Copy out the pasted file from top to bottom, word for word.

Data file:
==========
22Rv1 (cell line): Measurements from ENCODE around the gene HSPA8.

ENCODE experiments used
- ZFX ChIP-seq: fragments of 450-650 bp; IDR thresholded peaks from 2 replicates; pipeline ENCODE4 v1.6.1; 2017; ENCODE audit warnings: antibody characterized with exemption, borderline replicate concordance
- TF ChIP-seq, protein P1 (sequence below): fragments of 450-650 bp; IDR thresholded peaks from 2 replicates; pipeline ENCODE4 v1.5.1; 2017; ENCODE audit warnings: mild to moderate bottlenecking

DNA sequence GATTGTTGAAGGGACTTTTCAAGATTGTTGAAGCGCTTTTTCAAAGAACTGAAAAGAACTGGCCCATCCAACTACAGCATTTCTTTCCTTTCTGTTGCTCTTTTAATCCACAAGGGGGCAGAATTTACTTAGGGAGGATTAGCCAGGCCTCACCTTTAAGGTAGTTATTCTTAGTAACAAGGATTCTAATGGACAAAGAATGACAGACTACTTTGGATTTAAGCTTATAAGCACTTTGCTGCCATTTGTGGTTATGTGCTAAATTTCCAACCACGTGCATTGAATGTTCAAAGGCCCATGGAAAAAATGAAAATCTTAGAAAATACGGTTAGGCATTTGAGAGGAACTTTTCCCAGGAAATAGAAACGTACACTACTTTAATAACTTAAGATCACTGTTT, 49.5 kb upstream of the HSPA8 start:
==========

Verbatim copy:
22Rv1 (cell line): Measurements from ENCODE around the gene HSPA8.

ENCODE experiments used
- ZFX ChIP-seq: fragments of 450-650 bp; IDR thresholded peaks from 2 replicates; pipeline ENCODE4 v1.6.1; 2017; ENCODE audit warnings: antibody characterized with exemption, borderline replicate concordance
- TF ChIP-seq, protein P1 (sequence below): fragments of 450-650 bp; IDR thresholded peaks from 2 replicates; pipeline ENCODE4 v1.5.1; 2017; ENCODE audit warnings: mild to moderate bottlenecking

DNA sequence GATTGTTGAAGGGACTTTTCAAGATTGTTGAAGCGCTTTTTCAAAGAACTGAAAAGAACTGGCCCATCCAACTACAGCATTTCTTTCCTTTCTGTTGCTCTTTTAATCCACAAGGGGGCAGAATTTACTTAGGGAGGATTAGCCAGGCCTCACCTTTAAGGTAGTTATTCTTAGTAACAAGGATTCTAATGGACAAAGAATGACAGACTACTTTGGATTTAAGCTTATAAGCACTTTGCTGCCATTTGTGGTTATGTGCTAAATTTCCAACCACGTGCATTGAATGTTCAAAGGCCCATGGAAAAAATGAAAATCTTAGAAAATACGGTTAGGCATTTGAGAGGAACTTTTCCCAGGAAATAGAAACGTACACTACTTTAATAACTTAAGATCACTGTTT, 49.5 kb upstream of the HSPA8 start: